Surely Yancey wasn't involved in art theft as well.
While the theft of the bone cast a pall on the upcoming activity, the anticipation of an outing in the mountains helped brighten their mood.
The conversation turned back to the substitution of the skeleton and the theft of the small bone from their room.
The trio continued to click down the list of people at Bird Song who were around when the bone fragment theft was discovered.
Perhaps Byrne was afraid someone would connect him to the theft, a fear that would be eliminated by his "death"—a fear that was turning out to be well founded.
His prestige as a minister, already injured by these two blows, suffered further during the autumn and winter from the cattledriving agitation in Ireland, which he at first feebly criticized and finally strongly denounced, but which his refusal to utilize the Crimes Act made him powerless to stop by the processes of the "ordinary law"; and the scandal arising out of the theft of the Dublin crown jewels in the autumn of 1907 was a further blot on the Irish administration.
The adulterer, ravisher, &c. A man could not be convicted of theft unless the goods were found in his possession.
Property is communal and theft is only recognized as to things of absolute necessity, such as arrows, pigs' flesh and fire.
This much has been proved certain of the adventures recounted in the Lanzelet; the theft of an infant by a water-fairy; the appearance of the hero three consecutive days, in three different disguises, at a tournament; the rescue of a queen, or princess, from an Other-World prison, all belong to one wellknown and widely-spread folk-tale, variants of which are found in almost every land, and of which numerous examples have been collected alike by M.
Its theft is a frequent subject in Greek art, especially of the earlier time.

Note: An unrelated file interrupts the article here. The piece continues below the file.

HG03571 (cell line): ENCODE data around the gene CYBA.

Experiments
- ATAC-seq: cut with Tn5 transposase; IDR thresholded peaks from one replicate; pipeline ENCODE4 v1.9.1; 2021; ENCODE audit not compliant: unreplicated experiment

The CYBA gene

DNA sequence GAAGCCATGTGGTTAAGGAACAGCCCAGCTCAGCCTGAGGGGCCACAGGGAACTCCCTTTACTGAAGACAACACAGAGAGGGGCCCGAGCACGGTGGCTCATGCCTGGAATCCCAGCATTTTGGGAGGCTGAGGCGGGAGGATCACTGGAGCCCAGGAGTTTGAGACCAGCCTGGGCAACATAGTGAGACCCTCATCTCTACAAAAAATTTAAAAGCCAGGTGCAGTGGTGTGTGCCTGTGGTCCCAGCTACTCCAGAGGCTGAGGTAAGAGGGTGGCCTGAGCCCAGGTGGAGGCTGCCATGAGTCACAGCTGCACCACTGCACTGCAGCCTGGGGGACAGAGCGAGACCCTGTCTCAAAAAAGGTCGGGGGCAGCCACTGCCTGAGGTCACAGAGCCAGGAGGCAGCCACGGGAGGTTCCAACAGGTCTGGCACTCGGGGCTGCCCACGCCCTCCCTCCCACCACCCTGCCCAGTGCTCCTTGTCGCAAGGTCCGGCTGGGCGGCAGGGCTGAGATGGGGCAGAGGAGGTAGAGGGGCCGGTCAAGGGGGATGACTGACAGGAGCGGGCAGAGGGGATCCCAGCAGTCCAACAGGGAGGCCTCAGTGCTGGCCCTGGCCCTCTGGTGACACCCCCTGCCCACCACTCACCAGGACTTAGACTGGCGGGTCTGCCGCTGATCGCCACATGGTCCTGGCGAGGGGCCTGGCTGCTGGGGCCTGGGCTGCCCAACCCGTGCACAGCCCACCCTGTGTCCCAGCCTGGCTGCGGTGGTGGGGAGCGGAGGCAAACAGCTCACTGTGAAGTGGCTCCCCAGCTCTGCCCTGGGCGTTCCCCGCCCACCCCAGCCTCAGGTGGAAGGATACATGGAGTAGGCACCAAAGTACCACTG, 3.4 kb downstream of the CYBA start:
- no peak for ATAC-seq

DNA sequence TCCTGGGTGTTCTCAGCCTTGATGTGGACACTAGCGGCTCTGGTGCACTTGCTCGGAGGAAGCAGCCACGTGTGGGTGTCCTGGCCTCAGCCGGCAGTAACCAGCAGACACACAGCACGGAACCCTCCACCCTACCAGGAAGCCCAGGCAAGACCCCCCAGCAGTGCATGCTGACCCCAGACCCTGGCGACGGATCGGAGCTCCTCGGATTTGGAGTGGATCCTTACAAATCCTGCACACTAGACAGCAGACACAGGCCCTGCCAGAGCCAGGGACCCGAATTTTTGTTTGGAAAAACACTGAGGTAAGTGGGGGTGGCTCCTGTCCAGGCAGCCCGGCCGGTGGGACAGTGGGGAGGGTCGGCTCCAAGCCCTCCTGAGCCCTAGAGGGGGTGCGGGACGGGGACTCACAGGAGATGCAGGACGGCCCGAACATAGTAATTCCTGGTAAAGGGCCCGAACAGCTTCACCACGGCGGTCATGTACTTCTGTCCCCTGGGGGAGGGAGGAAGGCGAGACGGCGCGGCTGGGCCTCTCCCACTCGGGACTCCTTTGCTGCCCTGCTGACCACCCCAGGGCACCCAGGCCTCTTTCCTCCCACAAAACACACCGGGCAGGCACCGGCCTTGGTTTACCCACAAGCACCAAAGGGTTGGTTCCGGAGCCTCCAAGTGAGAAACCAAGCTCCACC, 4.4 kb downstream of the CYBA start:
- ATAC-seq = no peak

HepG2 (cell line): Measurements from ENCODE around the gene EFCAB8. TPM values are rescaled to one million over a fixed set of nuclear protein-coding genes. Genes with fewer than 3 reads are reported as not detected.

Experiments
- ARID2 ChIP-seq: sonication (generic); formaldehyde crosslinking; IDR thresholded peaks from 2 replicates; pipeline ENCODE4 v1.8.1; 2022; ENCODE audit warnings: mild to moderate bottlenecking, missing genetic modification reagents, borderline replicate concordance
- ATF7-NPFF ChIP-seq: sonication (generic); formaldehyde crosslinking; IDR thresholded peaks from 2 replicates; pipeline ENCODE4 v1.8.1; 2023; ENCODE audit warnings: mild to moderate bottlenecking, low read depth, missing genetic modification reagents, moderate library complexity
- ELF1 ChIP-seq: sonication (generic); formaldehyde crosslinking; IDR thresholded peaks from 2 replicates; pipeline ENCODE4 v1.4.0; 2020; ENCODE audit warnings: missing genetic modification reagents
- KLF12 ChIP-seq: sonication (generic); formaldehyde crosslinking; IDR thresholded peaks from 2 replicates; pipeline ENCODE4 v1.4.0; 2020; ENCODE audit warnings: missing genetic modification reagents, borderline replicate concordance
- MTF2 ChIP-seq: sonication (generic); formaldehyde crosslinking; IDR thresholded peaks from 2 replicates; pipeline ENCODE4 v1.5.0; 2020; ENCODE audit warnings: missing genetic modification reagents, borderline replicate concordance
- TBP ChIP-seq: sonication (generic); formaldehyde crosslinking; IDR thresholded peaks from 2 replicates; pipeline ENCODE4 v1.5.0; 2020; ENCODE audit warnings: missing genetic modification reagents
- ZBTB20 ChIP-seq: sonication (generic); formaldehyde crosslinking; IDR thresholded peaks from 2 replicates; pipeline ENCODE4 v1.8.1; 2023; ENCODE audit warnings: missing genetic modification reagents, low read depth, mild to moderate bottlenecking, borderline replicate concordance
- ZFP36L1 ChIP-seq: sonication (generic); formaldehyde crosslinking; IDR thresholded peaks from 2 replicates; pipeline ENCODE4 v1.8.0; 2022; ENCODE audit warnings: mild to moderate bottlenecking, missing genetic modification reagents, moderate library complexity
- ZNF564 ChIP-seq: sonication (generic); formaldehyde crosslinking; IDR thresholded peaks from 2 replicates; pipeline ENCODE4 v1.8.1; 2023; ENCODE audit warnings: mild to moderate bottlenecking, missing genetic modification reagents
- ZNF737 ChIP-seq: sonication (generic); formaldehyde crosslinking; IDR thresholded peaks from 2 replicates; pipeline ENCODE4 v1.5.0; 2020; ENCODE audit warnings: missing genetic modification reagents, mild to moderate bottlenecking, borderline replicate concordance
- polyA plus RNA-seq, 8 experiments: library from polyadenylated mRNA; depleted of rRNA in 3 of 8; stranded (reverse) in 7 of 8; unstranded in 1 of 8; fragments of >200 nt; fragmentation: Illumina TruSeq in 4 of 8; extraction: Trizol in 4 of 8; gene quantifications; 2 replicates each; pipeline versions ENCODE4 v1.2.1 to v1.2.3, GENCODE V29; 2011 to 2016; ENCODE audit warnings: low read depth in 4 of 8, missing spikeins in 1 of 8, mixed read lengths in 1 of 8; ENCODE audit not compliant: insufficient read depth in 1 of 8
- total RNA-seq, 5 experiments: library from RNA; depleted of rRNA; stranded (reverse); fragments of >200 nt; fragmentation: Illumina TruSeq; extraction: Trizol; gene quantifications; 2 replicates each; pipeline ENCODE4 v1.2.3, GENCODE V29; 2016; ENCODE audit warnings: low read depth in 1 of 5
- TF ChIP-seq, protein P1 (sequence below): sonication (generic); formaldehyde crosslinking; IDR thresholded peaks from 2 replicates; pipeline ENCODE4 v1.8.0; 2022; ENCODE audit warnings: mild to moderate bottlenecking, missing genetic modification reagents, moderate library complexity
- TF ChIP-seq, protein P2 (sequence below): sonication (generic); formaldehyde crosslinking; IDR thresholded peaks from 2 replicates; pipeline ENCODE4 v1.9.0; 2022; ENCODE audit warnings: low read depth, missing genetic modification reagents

A master could not enter into a contract with his slave, nor could he accuse him of theft before the law; for, if the slave took anything, this was not a subtraction, but only a displacement, of property.
Sacrilegium, which originally meant merely the theft of sacred things, although already in Cicero's time it had grown to include in popular speech any insult or injury to them.
The latter penalty was also attached to theft of sacred things by night, but stealing by day from a temple objects of little value brought only sentence to the mines.
When one takes into account that the next article of the declaration decreed death for domestic theft, the legislation is not relatively cruel.
The Larceny Act of 1861 punishes the breaking into, or out of, a place of divine worship in the same way as burglary, and the theft of things sacred in the same way as larceny.
Early in his presidency, in a 1953 address that would become known as his "Cross of Iron" speech, he declared, "Every gun that is made, every warship launched, every rocket fired, signifies in the final sense a theft from those who hunger and are not fed, those who are cold and are not clothed.